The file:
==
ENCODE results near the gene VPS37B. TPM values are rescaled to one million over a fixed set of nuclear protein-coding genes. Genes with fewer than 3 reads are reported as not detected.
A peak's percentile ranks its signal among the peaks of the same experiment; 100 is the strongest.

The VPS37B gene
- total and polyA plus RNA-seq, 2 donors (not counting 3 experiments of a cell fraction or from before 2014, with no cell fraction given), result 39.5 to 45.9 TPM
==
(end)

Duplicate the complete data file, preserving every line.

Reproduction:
ENCODE results near the gene VPS37B. TPM values are rescaled to one million over a fixed set of nuclear protein-coding genes. Genes with fewer than 3 reads are reported as not detected.
A peak's percentile ranks its signal among the peaks of the same experiment; 100 is the strongest.

The VPS37B gene
- total and polyA plus RNA-seq, 2 donors (not counting 3 experiments of a cell fraction or from before 2014, with no cell fraction given), result 39.5 to 45.9 TPM